The Federal Chamber of Psychotherapists has spoken out in favor of releasing cannabis. At the same time, the association emphasized the dangers of alcohol and therefore calls for stricter sales regulations.
The Federal Chamber of Psychotherapists has spoken out in favor of the legalization of cannabis and stricter rules for the sale of alcohol. In a statement, the chamber stated that both substances should only be sold in licensed specialist shops in the future. In addition, all legal drugs should only be allowed to be sold to people over the age of 18, according to the association.
Chamber of Psychotherapists speaks out in favor of legalizing cannabis
In particular, the clear positioning for the legalization of cannabis came as a surprise, since in the past doctors and scientists had repeatedly warned of the dangers of cannabis consumption, especially among adolescents. At the request of stern, Dietrich Munz, President of the Chamber of Psychotherapists, explained: “The current drug policy has failed when it comes to cannabis. Bans and criminalization do not help us.”
Instead, the chamber wants an open approach to the topic of drugs. In this context, education and prevention are more effective in order to be able to talk about substances without being stigmatized. The goal remains the same,” emphasizes the Chamber: “Avoiding drug abuse and addiction”. On this issue, however, Munz emphasized to the star: “A drug-free life is desirable for every individual, but not entirely realistic.” Cannabis is not harmless and in particular harbors the risk of psychosis, but despite the ban, the use of cannabis has been increasing for decades.
Munz also referred to studies from other countries where cannabis was legalized – with little impact on the number of users: “In countries where cannabis was legalized, we observed that use by young people was not and that of older people only slightly increased.”
In order to regulate the release, the Chamber proposes limiting the content of the psychoactive substance THC to a maximum of 15 percent.
“Alcohol is the much more dangerous drug than cannabis”
In addition to the legalization of cannabis, the Chamber of Psychotherapists is particularly concerned with the very lax handling of alcohol in Germany. Excessive consumption of alcohol can also lead to serious mental illnesses. The drug is extremely cheap in Germany and available practically around the clock. Munz makes it clear: “Alcohol is a much more dangerous drug than cannabis. That’s exactly why we want to control alcohol sales.”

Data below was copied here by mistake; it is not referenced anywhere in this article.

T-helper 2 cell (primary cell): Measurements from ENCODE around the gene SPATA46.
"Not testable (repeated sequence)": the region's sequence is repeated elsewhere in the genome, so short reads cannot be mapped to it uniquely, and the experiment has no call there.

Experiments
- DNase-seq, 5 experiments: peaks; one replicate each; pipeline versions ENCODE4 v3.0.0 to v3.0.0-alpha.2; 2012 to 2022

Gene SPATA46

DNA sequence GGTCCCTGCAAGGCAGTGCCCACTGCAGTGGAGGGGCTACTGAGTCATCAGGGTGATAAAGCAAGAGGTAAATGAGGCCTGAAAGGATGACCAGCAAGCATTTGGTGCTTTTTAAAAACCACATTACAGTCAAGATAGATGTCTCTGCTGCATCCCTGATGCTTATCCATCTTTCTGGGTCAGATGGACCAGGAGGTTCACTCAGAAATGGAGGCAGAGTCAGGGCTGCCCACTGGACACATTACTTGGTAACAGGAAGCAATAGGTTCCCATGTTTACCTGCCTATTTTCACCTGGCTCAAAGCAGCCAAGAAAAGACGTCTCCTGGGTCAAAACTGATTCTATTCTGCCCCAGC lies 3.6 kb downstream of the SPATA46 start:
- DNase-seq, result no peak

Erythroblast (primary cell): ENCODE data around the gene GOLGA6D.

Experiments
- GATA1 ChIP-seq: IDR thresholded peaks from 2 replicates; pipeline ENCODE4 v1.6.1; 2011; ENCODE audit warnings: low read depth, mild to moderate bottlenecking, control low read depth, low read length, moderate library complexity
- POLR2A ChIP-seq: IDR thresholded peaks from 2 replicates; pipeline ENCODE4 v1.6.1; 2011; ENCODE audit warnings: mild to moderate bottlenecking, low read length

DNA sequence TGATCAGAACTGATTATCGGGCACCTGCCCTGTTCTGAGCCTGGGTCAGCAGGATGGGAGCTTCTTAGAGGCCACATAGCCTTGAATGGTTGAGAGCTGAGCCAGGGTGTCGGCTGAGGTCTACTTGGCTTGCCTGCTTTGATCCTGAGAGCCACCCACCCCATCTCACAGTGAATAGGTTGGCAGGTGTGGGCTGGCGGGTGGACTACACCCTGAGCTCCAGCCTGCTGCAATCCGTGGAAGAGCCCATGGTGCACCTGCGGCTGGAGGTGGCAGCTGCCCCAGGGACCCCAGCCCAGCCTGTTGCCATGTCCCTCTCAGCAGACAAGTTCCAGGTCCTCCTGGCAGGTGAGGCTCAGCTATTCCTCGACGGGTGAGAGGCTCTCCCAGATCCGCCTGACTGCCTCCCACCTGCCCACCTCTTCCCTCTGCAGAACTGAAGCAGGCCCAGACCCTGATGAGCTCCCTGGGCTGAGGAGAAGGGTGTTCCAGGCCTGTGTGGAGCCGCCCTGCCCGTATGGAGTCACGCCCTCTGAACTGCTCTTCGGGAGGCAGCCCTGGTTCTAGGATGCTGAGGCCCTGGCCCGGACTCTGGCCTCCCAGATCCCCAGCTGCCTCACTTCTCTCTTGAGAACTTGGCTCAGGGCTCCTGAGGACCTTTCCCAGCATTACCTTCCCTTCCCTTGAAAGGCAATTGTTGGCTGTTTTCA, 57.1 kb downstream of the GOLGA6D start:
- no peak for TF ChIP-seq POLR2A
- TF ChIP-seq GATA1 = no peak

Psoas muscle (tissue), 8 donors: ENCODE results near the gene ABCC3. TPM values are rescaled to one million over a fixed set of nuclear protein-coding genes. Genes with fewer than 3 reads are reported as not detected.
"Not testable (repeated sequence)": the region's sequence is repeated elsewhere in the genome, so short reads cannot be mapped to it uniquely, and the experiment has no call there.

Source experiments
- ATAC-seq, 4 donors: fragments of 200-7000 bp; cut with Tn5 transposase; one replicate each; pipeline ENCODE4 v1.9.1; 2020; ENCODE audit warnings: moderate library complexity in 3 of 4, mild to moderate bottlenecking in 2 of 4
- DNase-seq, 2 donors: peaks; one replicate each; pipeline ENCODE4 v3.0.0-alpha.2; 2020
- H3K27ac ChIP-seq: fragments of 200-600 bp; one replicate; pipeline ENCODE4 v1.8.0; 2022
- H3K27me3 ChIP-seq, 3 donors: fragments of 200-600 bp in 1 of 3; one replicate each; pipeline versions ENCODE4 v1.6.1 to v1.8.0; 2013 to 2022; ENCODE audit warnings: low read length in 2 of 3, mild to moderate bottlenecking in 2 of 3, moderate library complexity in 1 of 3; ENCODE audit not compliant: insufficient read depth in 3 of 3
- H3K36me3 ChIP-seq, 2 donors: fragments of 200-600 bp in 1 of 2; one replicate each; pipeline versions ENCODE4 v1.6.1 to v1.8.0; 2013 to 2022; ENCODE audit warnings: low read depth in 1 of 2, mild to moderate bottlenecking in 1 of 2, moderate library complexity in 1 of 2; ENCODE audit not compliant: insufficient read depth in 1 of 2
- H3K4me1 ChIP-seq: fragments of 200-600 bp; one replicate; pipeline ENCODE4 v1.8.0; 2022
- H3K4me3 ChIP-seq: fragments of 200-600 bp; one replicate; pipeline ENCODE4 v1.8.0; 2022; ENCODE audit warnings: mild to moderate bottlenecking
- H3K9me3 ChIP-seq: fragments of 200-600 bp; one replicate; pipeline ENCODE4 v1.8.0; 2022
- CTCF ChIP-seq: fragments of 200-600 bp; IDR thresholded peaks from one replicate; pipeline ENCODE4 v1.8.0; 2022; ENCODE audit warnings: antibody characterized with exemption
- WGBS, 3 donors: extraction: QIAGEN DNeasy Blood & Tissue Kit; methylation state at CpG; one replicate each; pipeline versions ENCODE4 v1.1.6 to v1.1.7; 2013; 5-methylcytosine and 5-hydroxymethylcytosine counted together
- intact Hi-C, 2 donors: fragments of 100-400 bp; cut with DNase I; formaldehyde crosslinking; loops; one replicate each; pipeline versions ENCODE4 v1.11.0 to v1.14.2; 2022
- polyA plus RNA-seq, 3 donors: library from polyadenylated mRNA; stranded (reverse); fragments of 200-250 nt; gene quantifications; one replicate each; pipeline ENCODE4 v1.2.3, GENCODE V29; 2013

One in five people in Germany drink a lot of alcohol, which is risky. This could be deadly, according to the Chamber. Cannabis, on the other hand, is considered a moderately harmful drug.
The Chamber of Psychotherapists proposes a similar model for the sale of cannabis as for the sale of cannabis: According to this, the Chamber wishes that both substances should only be sold in licensed shops where expert staff work in order to control the delivery more strictly. In addition, there would be a ban on the sale of alcohol for minors.
But the biggest problem with alcohol is the price. Here, the chamber proposes a tax increase to increase the price of individual drinks: “A higher tax is the most effective way to reduce alcohol sales,” says Munz. In other countries, such as Scandinavia or Australia, alcohol consumption has fallen sharply after a tax increase.
Chamber of Psychotherapists supports drug commissioner’s course
With its statement, the Chamber of Psychotherapists largely supports the course of the drug commissioner of the federal government, Burkhard Blienert (SPD).
In an interview with the star a few weeks ago, Blienert also emphasized that criminal law was “not a means that works” with regard to cannabis. Blienert also advocated release and sale in licensed shops to regulate sales.
In addition, the SPD politician spoke out in favor of a ban on the sale of alcohol for minors and a ban on advertising alcohol and tobacco. Blienert also criticized the cheap alcohol prices in Germany and the low-threshold offer, for example in supermarkets and gas stations.
Sources: Opinion of the Federal Chamber of Psychotherapists, with material from DPA